AMCtv.com offered viewers the opportunity to submit questions for The Killing Executive Producer Veena Sud. In her responses, she talks about the reaction to the season finale, why she chose Seattle as the setting, and when Rosie Larsen’s killer will be revealed.
Q: Are you surprised by the response to the finale? — McGillicuddy
A: I am not surprised that people feel so passionately about the show. I’m so grateful that, from day one, fans have responded to The Killing the way they have, and I continue to be really grateful to our fans for all the passion and the conversation they bring to The Killing. I am aware there’s been both excitement and frustration around the twist at the end of this season. Our goal was not to mislead but rather to do something different, to take the time the story needs to fully unfold — to explore who Holder is and what’s happened to Richmond, along with who killed Rosie Larsen. I can promise viewers, you will find out who killed Rosie Larsen in Season 2.
Q: Help me understand the rationale behind not revealing the killer in Episode 13. Can you give me a good reason for the choice you and the producers made, and why I should watch next season? — BetsyMichaud12
A: From the very beginning of The Killing, we set out to tell a very different kind of cop show. There was this idea of let’s not create a formula show, whether it’s a 45-minute formula or a season-long formula. Let’s follow this story to its natural end and not force something that is not true to the type of storytelling we’re attempting here. I’m a big fan of Breaking Bad, and I think Breaking Bad does cliffhangers so well. I loved the last season’s ending. It caused so many conversations among family and friends, and conversations about character and what would you do. Those conversations are really exciting to me. We’ve truly become interactive with the shows we watch.
Q: Do we learn who the killer is in Season 2? — MarMin
A: We do learn who the killer is in Season 2, and another crime emerges in Season 2.
Q: Did you shoot multiple endings to the first season and decided to go with the one we saw based on the show being renewed? — Iden F
A: No, we did not shoot multiple endings. We had one ending and that’s what we went with.
Q: Just curious why you would take Holder and turn him into a potential dirty cop? What is the motivation behind this bold move? – JhaneBond
A: Almost every character on the show has a secret and over time — this season, next season — we get to learn about secrets. Everyone’s got a secret, including Holder, and that’s something I’m endlessly fascinated with. I’m sorry to be so vague about it, but I can’t go into detail because that will give away some Season 2 stuff.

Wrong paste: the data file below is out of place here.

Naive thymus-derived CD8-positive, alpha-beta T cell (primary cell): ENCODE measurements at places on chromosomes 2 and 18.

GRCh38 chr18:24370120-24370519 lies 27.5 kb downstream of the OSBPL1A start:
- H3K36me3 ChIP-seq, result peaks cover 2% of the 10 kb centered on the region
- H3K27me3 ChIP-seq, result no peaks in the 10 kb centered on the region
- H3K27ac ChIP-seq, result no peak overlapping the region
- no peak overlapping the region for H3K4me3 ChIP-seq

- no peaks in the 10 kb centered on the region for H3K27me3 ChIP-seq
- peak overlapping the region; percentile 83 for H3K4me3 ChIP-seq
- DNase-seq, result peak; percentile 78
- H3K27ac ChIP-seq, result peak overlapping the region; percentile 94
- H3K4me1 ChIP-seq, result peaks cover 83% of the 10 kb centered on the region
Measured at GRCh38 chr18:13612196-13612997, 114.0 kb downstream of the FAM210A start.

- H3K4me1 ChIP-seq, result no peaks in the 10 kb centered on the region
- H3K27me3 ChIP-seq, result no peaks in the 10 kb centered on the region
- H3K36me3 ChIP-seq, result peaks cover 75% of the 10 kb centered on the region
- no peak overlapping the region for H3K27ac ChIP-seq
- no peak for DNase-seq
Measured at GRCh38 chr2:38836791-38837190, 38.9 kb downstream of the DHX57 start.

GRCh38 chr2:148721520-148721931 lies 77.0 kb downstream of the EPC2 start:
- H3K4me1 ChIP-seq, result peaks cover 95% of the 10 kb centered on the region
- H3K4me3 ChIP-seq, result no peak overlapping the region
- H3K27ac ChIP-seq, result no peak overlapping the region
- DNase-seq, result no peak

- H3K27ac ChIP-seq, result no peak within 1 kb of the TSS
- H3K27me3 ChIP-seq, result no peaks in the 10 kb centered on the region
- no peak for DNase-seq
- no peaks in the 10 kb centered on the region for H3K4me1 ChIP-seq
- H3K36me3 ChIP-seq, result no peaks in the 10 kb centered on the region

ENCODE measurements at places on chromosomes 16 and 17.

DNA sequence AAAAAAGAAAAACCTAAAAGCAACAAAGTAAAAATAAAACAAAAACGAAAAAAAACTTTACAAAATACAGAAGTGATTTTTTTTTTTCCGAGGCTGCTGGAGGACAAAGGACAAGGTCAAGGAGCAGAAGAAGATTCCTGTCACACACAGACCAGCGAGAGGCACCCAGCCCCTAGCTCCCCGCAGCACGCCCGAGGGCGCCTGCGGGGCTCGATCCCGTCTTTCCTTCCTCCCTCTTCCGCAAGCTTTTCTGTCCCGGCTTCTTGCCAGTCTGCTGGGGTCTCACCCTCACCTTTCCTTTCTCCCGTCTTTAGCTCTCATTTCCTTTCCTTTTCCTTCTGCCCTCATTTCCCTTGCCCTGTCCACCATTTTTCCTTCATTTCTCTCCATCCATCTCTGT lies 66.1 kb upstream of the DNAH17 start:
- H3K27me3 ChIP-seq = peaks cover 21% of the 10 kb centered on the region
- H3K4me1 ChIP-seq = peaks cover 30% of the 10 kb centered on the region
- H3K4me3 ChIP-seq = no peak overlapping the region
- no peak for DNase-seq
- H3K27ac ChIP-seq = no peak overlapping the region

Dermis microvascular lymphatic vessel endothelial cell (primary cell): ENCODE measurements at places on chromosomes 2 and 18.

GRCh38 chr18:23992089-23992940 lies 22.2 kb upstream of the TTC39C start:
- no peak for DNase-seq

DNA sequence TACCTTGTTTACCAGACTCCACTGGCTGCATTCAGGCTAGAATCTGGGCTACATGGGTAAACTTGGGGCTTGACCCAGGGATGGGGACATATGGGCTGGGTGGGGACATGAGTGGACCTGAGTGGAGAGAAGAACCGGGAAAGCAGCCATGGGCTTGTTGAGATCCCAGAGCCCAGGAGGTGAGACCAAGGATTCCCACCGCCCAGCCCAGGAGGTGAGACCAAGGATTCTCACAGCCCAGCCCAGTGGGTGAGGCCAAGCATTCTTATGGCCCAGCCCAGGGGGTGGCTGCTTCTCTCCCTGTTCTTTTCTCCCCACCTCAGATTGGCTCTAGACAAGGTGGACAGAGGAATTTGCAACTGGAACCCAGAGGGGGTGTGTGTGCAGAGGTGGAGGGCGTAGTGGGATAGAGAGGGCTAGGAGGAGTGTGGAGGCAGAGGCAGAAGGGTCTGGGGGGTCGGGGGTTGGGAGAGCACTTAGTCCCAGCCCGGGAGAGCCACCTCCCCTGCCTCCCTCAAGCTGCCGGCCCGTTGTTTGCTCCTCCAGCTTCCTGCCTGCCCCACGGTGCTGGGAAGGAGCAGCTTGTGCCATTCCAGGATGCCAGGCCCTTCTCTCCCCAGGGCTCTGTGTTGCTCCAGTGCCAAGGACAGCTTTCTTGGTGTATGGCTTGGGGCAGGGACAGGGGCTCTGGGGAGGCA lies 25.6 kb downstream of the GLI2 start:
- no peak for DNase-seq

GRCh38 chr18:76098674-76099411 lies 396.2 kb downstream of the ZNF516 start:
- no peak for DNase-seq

Q: I would like to know how the writers were able to portray the grief the Larsen family endures so realistically. They were so hard to watch because the writers got it so right. — donna
A: It was really important to me, as someone who’s written crime drama in the past, to get it right. I met a national organization in Los Angeles called Compassionate Friends, a group for parents who’ve lost their children. They generously opened up their doors and their lives to myself and my writers and just walked us through everything that they went through. They said please tell our story, but tell it right, because too often on television we’re ignored or we’re smiling at the end because the killer is caught and that’s not how it happens when your child is murdered. I’m a parent, half the writers are parents, and it was very difficult to go through this process as writers, but I think it’s very important. A murder sends shockwaves that last through generations, and I think sometimes we forget that in our rush to puzzle our way through to the end and treat murder as entertainment.
Q: I suspect that based on how U.S. search warrants work, especially in Indian territories, you needed to adjust [from the original Danish series] at least some procedural aspects of the story. Did you have a legal adviser for the show? – Psykl
A: We did have an advisor in the Seattle Police Department who was very generous with his time. We would ask him the veracity of the things we were trying to do, specifically in Seattle and Washington State. In addition to that, I’ve written cop shows for a while so I know a lot about procedures. We also had a former political consultant on staff who knew a lot about the exact procedures you need in order to get into Indian land and deal with tribal courts.
Q: I love the setting. Why Seattle? — monda g
A: I love the setting, too. I fell in love with Seattle when I went up to do research and was looking for a city to place the story in. The original series is set in Copenhagen and I was really blown away by how viscerally beautiful and dramatic the skies are there. I was looking for something similar, and it felt like Seattle was the perfect fit. But what’s so interesting to me about Seattle is on one level: gorgeous, breathtaking, dramatic. On another level: deadly. Puget Sound is gorgeous, but if you fall into it, it’s frigid and you’ll die of hypothermia. The city itself encapsulated, thematically, what the series is about: nothing is what it seems, initially. The other reason I chose Seattle is I was looking for a city we usually don’t associate with cop shows, somewhere really different from Los Angeles or New York, somewhere you don’t usually think of as gritty or urban.